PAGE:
In the Kitchen With Ricky: Fresh blueberry mojito a fun turn on a classic
July 5, 2022 Updated Thu., Jan. 12, 2023 at 10:13 p.m.
This blueberry mojito is a twist on a traditional Cuban cocktail that traces its roots back to the 1500s. (Ricky Webster/For The Spokesman-Review)
July 11 has a couple of national food days attached to it that got my attention for this week’s recipe. Not being able to choose between a couple of them, I went with doing a mashup of two.
Mojitos and blueberry muffins share the national day on that date, so this Monday I encourage you to make one of the two and celebrate. However, if you just can’t decide which to make, then follow the recipe below for a delicious and fresh blueberry mojito. Don’t worry, there’s no cakey muffin bits shaken into the cocktail, I chose to just use the just the blueberries from the muffins.
I went with the cocktail, as I often lean toward the baking and pastry recipes, and we haven’t explored the world of adult beverages much in this column. This is a fun and fresh way to make yourself or your guests a bright and happy drink during the warmer months. If kiddos are who you aim to please, then feel free to omit the rum in this recipe and swap it for a couple ounces of their favorite juice or lemonade (I think white grape juice is a great versatile juice). Whether making this drink the traditional way or making it alcohol-free, Mojitos make for a wonderfully refreshing summer cocktail.
Traditionally, a mojito consists of five ingredients (cane sugar or even more traditionally cane juice, mint, lime, rum and club soda), but I find blueberries a really welcomed addition. The combination of mint, lime and sugar with the florally and slightly sweet notes of blueberry not only balances out the flavors but creates a beautifully festive pink-colored cocktail. When in season, I highly recommend using huckleberries in place of the blueberries for an even more Inland Northwest feel. Swapping out other berries would work well also, and with cherry season just around the corner, I could see a couple pitted Bings muddled in for a familiar twist on a cherry limeade.
The mojito originated in Havana and was originally called El Draque. This traditional highball has a long history and dates to as early as the 1500s. It is said that it was a drink for the Cuban working class. During the early 1800s, there was a terrible cholera outbreak in Havana and people would consume a mojito a day, made with the local cane spirit, to prevent getting sick or to help with symptoms. In the mid-1800s, Bacardi was establishing its brand and it is said that the distiller substituted its rum for what would have traditionally been used prior, which was aguardiente, a crude, cane spirit that was the forerunner to rum. Bacardi then changed the name to mojito and promoted the cocktail in its earliest advertisements.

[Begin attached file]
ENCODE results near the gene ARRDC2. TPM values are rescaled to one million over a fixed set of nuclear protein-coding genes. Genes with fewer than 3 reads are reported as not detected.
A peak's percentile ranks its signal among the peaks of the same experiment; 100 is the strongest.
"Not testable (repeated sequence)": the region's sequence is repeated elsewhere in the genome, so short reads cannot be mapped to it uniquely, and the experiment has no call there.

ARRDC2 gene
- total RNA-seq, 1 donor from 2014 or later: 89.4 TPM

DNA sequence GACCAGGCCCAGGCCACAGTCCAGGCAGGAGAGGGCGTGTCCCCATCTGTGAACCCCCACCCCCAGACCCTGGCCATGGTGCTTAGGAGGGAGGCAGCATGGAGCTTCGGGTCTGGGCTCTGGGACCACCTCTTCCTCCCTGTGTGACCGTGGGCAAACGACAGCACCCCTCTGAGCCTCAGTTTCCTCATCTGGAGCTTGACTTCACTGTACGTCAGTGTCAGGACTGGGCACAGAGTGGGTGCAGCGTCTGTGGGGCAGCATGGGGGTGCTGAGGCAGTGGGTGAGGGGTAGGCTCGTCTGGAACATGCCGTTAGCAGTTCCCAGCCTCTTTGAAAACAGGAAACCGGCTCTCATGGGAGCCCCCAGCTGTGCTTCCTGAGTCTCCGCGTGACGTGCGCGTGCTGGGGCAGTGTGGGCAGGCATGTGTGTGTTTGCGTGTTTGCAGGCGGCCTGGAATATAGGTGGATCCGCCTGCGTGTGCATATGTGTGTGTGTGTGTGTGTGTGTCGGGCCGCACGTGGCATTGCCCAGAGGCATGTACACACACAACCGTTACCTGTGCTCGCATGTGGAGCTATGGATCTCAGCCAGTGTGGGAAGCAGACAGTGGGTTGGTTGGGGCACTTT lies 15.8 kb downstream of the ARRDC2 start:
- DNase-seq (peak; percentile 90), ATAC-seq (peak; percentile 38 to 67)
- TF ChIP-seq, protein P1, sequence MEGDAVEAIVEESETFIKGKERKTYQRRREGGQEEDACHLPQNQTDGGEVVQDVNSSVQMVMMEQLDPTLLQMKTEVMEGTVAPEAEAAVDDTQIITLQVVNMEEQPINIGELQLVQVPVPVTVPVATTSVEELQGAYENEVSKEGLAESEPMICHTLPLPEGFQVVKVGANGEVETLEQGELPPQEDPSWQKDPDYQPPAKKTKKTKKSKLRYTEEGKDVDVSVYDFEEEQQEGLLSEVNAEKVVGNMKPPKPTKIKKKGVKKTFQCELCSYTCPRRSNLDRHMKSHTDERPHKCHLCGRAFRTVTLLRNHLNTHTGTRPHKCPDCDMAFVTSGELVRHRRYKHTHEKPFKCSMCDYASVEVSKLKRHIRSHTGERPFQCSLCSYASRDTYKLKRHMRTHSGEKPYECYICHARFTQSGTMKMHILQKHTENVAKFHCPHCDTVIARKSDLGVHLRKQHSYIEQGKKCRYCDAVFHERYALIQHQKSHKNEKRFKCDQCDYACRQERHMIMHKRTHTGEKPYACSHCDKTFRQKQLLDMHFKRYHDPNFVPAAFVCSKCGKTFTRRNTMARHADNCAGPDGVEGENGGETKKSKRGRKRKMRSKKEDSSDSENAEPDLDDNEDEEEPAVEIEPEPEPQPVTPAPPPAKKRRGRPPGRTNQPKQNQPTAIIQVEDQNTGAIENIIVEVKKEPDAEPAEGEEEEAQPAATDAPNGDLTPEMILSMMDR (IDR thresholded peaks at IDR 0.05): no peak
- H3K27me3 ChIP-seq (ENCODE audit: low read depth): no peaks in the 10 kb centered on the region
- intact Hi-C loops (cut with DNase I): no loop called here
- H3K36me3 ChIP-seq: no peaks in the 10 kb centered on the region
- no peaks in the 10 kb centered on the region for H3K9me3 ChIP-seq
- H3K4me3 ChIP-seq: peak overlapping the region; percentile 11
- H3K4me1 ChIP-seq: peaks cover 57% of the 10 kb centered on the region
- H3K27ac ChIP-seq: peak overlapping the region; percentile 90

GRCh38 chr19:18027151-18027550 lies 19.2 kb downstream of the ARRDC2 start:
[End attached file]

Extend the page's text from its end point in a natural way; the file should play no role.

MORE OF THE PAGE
If you’re serving a crowd, feel free to make a large batch by multiplying it for however many cocktails you need. Keep it in a pitcher and chilled until ready to serve over ice. Hopefully, this is a fun change, and I look forward to having you all give it a try. Cheers!
Fresh Blueberry Mojito
8 blueberries, plus more for serving
1 ounce fresh-squeezed lime juice
2 teaspoons sugar
1 6-inch mint spring, plus more for serving
2 ounces white rum
1 ounce sparkling water
Lime for garnish
Combine blueberries, lime juice, sugar and mint sprig in a cocktail shaker.
Use a muddler – or the back of a wooden spoon – to crush the berries, juice, sugar and mint until the sugar dissolves. Doing this causes the oil from the mint to be released and the blueberries to release their flavor, all while beginning to break down from the acid in the lime.
When the smell of mint is fragrant, add rum and a few pieces of ice to the mixture and shake until combined and frothy.
Pour into a tall ice-filled glass (traditionally a highball glass), or if you want to serve it straight up like a daquiri, strain directly into a chilled coupe cocktail glass.
Leave a small amount of room in the glass and add the sparkling water to top.
Serve with a garnish of mint, lime and a few extra blueberries.
Serve and enjoy!
Yield: Makes 1 drink.
Local journalism is essential.
Give directly to The Spokesman-Review's Northwest Passages community forums series -- which helps to offset the costs of several reporter and editor positions at the newspaper -- by using the easy options below. Gifts processed in this system are not tax deductible, but are predominately used to help meet the local financial requirements needed to receive national matching-grant funds.
Subscribe to the Spokane7 email newsletter
Get the day’s top entertainment headlines delivered to your inbox every morning.